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Zinc deficiencies in desert  RSS feed

 
Morgan Morrigan
Posts: 1400
Location: Verde Valley, AZ.
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Was reading a study last night that all the desert soils are naturally low in nitrogen, about 30:1 carbon/nitrogen.
The low nitrogen content helps keep out invasives that aren't desert adapted.

What really stood out tho, was the levels of zinc deficiency. From .5 to 1.5 ppm, where a farming soil might have 30-80 ppm.

This affected the actual nitrogen fixing abilities of these desert plants, because the zinc is required for mycorhizal and bacterial cell wall production.
Plants tend to be zinc accumulators, and since there is very little duff on desert ground, very little gets redeposited in the soils.
Might also be a reason the animals pies are such good breeding beds, it's the additional zinc, and myco !

If you are having trouble getting your desert plants to thrive , give em a zap of zinc, then a shot of innoculant, might really make a difference.
I just ordered some good looking broad spectrum innoculant, but now i will try and get a zinc booster first. The micro-nutrient sprays may not be enough.

I just saw how getting plants to increase their magnesium uptake can make for healthier foods, now zinc. should i just plant a multivitamin with each seed?
We don't have any plantable biomass here, that does not re-sprout (vinca), is alleopath (tree of heaven), or seriously invasive (horehound/mint)


This stuff is spendy, but looks like the best i have found, for everything but trees. See what they say about some of the strains.

http://www.beneficialbiologics.com/index.php?optio...5&aff_id=16&vmcchk=1&Itemid=22

anybody know of anything else this broad spectrum?





 
Brad Davies
gardener
Posts: 213
Location: Clarkston, MI
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That's very interesting stuff.

One other thing that might be a consideration is the PH of the soil. I remember hearing from Mollison on is PDC DVD that most desert soils are alkaline. In alkaline soils certain nutrients can become locked up and not be able to be absorbed, Mag and Zinc happen to be two big one's. So perhaps it's not that there is a defficency in Zinc, but because of the soil PH the Zinc is locked up in a non usable form. Might be worth a check, if for nothing else then you know what the PH of the soils is.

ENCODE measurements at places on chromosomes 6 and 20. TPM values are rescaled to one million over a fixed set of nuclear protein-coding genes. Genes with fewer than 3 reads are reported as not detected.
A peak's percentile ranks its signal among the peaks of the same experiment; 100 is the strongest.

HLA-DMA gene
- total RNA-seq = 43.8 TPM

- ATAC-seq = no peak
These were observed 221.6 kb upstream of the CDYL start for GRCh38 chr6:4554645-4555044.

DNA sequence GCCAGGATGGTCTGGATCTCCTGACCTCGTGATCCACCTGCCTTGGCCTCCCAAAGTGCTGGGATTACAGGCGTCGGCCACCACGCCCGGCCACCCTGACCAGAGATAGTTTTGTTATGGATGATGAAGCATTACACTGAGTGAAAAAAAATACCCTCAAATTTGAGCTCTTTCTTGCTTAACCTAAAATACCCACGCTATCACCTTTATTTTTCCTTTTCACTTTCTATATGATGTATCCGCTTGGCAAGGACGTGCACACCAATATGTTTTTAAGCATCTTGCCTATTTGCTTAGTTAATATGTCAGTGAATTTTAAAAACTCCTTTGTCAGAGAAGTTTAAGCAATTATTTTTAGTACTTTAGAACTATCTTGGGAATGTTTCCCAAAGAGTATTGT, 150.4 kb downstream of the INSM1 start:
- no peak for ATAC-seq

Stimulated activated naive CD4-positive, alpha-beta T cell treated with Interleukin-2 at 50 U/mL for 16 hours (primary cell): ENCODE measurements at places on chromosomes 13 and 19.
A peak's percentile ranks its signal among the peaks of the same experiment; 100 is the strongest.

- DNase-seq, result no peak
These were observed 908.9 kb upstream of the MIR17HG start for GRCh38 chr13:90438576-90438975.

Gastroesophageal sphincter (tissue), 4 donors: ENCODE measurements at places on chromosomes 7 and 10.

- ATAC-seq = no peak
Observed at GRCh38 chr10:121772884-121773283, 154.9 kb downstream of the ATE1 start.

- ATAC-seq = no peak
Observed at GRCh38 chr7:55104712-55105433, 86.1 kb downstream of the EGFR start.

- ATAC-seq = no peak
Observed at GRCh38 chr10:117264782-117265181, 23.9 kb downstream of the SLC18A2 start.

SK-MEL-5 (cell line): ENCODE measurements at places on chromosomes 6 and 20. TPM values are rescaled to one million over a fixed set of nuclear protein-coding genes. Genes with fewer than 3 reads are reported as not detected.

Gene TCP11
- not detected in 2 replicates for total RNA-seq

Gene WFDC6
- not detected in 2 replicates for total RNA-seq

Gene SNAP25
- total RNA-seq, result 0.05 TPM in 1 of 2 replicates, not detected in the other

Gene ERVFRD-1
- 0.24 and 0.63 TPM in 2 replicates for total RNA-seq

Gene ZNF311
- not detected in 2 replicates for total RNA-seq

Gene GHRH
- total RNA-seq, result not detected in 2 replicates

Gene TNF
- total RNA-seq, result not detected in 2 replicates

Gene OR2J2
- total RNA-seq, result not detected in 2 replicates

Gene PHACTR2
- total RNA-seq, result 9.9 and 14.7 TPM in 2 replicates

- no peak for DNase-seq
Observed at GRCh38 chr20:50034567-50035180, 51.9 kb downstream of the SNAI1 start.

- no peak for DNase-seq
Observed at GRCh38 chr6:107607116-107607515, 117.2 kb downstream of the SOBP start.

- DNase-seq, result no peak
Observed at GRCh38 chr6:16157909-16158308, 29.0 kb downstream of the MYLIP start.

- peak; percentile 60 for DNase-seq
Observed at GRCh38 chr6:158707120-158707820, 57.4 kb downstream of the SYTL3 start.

Interesting side note:
In this part of the DVD Mollison also mentions a noted corelation between alakine soils and the sex of animals born and raised on the land. Appearantly where there is high alkaline soil there are more likely to be females born, be it goats, camels, or humans. He gave some specific examples of regions and population samples, though I can't recall them exactly, and in some areas it is 10:1 females to males. I know this has nothing to do with your post, but I just watched this section last weekend and it's fresh in the brain.
soil_fertility_1.jpg
[Thumbnail for soil_fertility_1.jpg]
 
Morgan Morrigan
Posts: 1400
Location: Verde Valley, AZ.
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Yup, just saw that onions and garlic pull sulphur out to make their flavors, further alkalizing the soil. I was hoping to use scallions as green manure, now i am going to have to feed them too.....

sigh.

Have been putting pastiles in with the red dirt when mixing in biomass, but am ordering innoculant, mixing in sugar, and gonna get a good zinc booster, and try magnese in the veggies.

Is very hard to acidify desert soils. In the Phoenix area, we had to use pool acid to break thru the caliche, before we could do anything else. It foams for hours...

Even here in red dirt country, with plenty of iron, it is still a challenge to get live soil out of rock and clay.

Gonna take longer than i thought, and i am 2 years in on one plot...
 
John Polk
steward
Posts: 8019
Location: Currently in Lake Stevens, WA. Home in Spokane
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If you want a broad spectrum mineralizer, consider a rock dust. Not all rock dusts are the same

Here are two examples:

http://www.azomite.com/index.php?option=com_content&view=article&id=66&Itemid=11
http://www.growercentral.com/UPLOADS/PDFS/gaia%20green%20glacial%20rock%20dust%20mineral%20analysis.pdf

It appears that the Gaia Green has more of the two you are looking for.
Besides, it is quite a bit cheaper:
Gaia Green $12 per 50# vs Azomite $16 per 44#

Unless you already have a surplus of certain minerals, I would think a broad spectrum application should help a desert soil.
 
Morgan Morrigan
Posts: 1400
Location: Verde Valley, AZ.
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Copper mining town, to many heavy metals already.
Clays in town, limestone in valleys. Real mess.

Wish our county did more than NPK, and the EPA library wasn't dismanteled and sold off or burned.
Could have gotten lots of info from the soil and water tests they did.

Thanks George!
 
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